Committal for contempt not fit for 'grey area' disputes

Lord Hoffmann started the mini-trend of dropping down a court, and now Lord Justice Patten has been at it too. The case in question (cases, actually) is (i) Alan Grisbrook v MGN Ltd, Scottish Daily Record & Sunday Mail Ltd and Syndication International Ltd; (ii) Alan Grisbrook v MGN Ltd and Syndication International Ltd [2009] EWHC 2520 (Ch), a 16 October decision of Lord Justice Patten sitting as a Chancery Division judge.

Right: back-issues such as this one have been saved and made accessible for future use through newspapers' archival sites -- but in many cases the rights of individual copyright owner have been overlooked.

This was an application by Grisbrook, a freelance photographer, to commit newspaper publisher MGN for contempt of court following the alleged breach of an undertaking contained in a consent order, with an alternative claim for sequestration of MGN's assets.

The background is that Grisbrook had provided photographs for MGN for a number of years, without a written contract, being paid when his photographs were used. MGN archived the photographs it used; any subsequent use by MGN entitled the photographer to a further fee. It was conceded that Grisbrook licensed MGN to use his photos in this way while retaining copyright in them, though there was some dispute as to how far this licence extended.

Following a dispute over unpaid licence fees, a consent order was made which (i) terminated the licence, (ii) entitled Grisbrook to the return of materials held by MGN and in which he retained the copyright and (iii) an undertaking by MGN not to infringe Grisbrook's copyright. Grisbrook conducted an agreed search of MGN's archive to locate his material and, at its conclusion, served a further copy of the consent order on MGN. Subsequently Grisbrook carried out random searches of MGN's websites, including such staples as and and discovered that a large number of his photographs were still being used. Although MGN removed his photographs from some of its websites, it refused to compromise in respect of images contained on websites which offered complete back issues of its publications.

Grisbrook was not best pleased with this and went to court, arguing that any reproduction of already-published material constituted an infringement of his copyright and was therefore a breach of the undertaking. No, said MGN: the consent order was not intended to cover the reproduction of photographs which were contained in already-published newspapers and should be construed accordingly. MGN further argued that, even if the undertaking was unlimited and included such infringements, no infringement had taken place or could take place as the licence granted by Grisbrook had to be treated as extending to the subsequent reproduction or use of published material.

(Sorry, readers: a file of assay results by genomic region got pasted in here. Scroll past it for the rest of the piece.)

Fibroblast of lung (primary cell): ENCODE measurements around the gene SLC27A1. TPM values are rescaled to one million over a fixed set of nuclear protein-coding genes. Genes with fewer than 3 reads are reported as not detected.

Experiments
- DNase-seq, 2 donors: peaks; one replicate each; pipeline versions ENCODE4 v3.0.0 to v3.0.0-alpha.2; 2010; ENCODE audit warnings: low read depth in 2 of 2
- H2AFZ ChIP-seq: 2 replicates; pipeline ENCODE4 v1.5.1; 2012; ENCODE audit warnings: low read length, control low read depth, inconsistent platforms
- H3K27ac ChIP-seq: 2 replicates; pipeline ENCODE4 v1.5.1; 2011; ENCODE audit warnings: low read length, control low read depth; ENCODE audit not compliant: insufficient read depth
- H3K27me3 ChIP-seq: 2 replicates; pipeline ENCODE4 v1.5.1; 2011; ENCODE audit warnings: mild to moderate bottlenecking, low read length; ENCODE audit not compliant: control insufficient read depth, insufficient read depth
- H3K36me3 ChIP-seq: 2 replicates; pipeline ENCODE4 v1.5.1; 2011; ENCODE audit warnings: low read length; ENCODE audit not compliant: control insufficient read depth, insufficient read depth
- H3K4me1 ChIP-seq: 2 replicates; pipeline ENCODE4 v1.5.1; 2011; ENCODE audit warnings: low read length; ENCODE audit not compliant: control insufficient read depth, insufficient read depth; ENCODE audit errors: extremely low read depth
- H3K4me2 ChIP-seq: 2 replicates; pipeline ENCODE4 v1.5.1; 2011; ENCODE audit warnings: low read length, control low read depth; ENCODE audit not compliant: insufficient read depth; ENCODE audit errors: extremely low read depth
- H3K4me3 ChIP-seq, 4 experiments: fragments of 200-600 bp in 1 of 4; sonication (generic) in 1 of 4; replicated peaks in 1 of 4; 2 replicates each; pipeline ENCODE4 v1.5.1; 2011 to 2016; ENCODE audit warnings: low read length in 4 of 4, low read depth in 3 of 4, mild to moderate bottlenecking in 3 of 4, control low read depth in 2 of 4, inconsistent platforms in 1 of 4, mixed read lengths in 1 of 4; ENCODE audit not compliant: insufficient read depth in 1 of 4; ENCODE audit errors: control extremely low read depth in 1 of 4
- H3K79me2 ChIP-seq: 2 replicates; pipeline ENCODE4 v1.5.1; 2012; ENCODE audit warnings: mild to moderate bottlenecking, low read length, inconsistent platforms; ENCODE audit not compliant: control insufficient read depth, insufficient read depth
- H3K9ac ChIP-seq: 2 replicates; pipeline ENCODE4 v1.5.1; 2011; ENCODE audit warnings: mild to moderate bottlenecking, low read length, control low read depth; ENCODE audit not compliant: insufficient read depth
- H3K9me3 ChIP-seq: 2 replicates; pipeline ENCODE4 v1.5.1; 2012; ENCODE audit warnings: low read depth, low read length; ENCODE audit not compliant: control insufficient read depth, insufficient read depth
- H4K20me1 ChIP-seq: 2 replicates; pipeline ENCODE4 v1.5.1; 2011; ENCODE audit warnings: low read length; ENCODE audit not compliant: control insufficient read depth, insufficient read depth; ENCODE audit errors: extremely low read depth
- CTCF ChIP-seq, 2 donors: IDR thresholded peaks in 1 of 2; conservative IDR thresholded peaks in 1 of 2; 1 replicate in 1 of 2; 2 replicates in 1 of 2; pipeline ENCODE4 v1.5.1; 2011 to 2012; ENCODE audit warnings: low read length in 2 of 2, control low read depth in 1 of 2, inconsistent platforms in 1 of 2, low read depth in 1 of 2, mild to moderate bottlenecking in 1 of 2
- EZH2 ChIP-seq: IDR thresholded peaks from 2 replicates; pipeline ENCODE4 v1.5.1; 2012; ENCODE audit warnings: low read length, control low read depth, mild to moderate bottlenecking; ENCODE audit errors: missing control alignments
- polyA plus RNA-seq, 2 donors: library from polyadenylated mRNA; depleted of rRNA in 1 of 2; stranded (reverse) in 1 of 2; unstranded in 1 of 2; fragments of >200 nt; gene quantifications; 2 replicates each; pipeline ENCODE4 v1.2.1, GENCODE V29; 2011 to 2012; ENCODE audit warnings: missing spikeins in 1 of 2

Patten LJ refused the application. In his view
* The real issue between the parties was whether the operation of the back issues websites amounted to an infringement of Grisbrook's copyright in the photographs contained in those issues: did MGN's licence impliedly extend to the storage of and access to Grisbrook's photos as they appeared in the back issues?
* Since such an implied licence derogated from or relaxed the copyright owner's statutory rights, it was for MGN to justify the basis for extending the licence to cover what would otherwise be separate acts of infringement.
* The compilation of a database and its use for archival purposes might be so justified, but the exploitation of Grisbrook's photos through the back issues websites seemed to be a different kind of operation, one that was not contemplated at the time the licence was granted and could not be said to have been necessary to regulate the rights of the parties at that time. MGN's operation of the back issues websites accordingly infringed Grisbrook's copyright.
* MGN was entitled to take a different view on this difficult question, and disputes of this sort should not be resolved through committal proceedings. The dangers inherent in generally worded injunctions or undertakings not to infringe a patent or copyright had long been recognised and could often lead to a further round of litigation in order to determine whether an infringement had occurred. Nor was the infringement point which Grisbrook was arguing a point that featured in the actions which led to the consent order. A party who argues in good faith that his conduct did not amount to an infringement should not ordinarily be penalised by a fine or sequestration in the event of failure merely because an applicant had chosen to use committal proceedings rather than an ordinary claim to resolve the issue.
* Although the operation of the back numbers websites did infringe Grisbrook's copyright in his photographs, those rights could be adequately protected by a declaration to that effect.
The IPKat is greatly relieved at the court's finding on implied licences, since he give the same unwelcome advice to a periodical publisher that was planning to do much the same thing some 15 years ago, who responded that "it must be lawful because other publishers are doing it too". He also agrees that, where infringement is a 'grey area' in which plausible arguments can be raised by each party, contempt proceedings should not be used as a weapon. Merpel says, is it my imagination or are the courts consistently soft on infringing defendants in IP committal proceedings?
Committal for contempt not fit for 'grey area' disputes Committal for contempt not fit for 'grey area' disputes Reviewed by Jeremy on Friday, October 23, 2009 Rating: 5

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